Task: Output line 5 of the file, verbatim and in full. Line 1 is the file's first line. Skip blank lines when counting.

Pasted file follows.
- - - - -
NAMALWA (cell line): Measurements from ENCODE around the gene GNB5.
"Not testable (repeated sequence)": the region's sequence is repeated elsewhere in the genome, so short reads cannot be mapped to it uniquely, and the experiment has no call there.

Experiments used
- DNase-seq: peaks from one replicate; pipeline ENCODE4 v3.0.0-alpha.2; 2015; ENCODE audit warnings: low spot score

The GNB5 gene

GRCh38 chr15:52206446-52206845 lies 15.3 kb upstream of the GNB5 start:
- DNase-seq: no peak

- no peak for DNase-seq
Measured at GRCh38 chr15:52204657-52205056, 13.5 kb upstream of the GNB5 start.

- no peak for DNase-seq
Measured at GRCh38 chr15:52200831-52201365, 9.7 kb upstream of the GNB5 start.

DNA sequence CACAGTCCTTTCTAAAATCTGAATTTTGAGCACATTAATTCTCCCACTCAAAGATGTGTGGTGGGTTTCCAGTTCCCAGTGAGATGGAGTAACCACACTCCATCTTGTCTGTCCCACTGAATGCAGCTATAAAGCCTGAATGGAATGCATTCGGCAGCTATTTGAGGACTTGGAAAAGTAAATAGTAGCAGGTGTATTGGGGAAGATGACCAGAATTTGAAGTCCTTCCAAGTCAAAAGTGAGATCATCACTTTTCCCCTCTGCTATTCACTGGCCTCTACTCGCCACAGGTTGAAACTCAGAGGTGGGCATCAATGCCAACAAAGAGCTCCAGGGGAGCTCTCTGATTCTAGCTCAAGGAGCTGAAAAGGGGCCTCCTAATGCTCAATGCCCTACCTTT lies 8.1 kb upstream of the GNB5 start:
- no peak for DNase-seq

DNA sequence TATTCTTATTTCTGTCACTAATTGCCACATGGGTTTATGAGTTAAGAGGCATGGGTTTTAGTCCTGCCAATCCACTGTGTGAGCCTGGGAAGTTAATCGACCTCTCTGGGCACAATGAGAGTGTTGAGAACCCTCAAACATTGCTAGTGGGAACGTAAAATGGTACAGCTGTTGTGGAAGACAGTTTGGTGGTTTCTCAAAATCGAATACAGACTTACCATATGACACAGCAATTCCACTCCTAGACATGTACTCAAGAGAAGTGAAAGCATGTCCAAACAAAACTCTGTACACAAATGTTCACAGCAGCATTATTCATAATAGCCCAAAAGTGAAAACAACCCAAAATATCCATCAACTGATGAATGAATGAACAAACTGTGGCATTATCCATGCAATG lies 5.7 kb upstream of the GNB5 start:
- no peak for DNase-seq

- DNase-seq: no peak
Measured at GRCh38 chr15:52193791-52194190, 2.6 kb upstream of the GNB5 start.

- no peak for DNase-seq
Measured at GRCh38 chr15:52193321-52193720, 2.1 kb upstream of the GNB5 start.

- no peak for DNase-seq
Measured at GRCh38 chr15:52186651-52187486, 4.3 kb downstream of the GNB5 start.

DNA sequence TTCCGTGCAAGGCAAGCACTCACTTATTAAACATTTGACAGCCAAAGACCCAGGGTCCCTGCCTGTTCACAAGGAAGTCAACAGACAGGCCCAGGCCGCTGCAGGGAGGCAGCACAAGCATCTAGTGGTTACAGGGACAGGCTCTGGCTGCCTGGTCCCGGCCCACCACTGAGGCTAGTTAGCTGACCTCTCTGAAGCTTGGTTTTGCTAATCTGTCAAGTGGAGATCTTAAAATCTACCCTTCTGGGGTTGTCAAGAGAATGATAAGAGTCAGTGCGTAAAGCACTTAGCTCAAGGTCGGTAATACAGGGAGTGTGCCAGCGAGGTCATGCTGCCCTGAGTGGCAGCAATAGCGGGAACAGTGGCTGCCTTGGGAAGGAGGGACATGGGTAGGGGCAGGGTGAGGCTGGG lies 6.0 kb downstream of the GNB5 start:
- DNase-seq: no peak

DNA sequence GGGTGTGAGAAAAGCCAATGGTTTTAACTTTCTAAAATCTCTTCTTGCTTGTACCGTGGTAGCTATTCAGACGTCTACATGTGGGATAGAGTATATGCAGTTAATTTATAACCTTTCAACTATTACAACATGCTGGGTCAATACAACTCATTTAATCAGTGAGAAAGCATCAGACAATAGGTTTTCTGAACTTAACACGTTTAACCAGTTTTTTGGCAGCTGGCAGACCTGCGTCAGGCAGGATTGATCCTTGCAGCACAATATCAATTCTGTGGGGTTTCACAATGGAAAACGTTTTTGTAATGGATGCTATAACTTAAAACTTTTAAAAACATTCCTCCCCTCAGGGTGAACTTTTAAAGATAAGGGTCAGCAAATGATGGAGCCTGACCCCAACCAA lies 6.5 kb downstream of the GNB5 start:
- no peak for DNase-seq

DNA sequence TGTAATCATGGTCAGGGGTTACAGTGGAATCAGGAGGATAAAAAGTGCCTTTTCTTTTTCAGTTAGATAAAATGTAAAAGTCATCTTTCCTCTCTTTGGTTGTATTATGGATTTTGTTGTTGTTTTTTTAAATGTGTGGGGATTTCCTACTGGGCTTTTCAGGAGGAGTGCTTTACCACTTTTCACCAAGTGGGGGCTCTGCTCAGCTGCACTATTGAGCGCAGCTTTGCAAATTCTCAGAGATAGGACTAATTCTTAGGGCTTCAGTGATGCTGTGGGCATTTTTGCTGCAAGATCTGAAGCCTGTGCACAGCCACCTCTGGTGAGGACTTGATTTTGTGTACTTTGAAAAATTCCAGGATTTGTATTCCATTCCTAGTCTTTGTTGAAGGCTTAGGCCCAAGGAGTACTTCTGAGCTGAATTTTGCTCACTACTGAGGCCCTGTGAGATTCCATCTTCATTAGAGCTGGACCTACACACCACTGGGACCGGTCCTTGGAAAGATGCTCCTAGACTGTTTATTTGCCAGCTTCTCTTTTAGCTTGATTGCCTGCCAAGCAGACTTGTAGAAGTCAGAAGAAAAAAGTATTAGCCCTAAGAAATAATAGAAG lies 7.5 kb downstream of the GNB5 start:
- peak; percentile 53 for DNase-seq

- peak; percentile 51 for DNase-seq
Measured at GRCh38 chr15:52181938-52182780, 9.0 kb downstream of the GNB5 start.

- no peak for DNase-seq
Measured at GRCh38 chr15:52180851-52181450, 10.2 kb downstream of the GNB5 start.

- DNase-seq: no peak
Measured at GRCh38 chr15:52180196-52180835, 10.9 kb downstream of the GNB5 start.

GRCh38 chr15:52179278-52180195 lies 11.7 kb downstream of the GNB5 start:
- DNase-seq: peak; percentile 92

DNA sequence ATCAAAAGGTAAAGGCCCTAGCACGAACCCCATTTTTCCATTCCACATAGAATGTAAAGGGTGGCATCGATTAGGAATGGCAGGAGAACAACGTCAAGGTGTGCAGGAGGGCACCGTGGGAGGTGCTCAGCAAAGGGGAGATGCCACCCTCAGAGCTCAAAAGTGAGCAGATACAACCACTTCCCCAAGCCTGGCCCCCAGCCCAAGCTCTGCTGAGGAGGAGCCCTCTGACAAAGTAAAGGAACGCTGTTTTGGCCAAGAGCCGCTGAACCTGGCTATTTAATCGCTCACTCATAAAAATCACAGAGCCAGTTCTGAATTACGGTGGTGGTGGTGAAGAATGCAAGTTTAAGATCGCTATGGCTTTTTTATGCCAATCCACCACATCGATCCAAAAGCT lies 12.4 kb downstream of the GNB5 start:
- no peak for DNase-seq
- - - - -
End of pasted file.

The GNB5 gene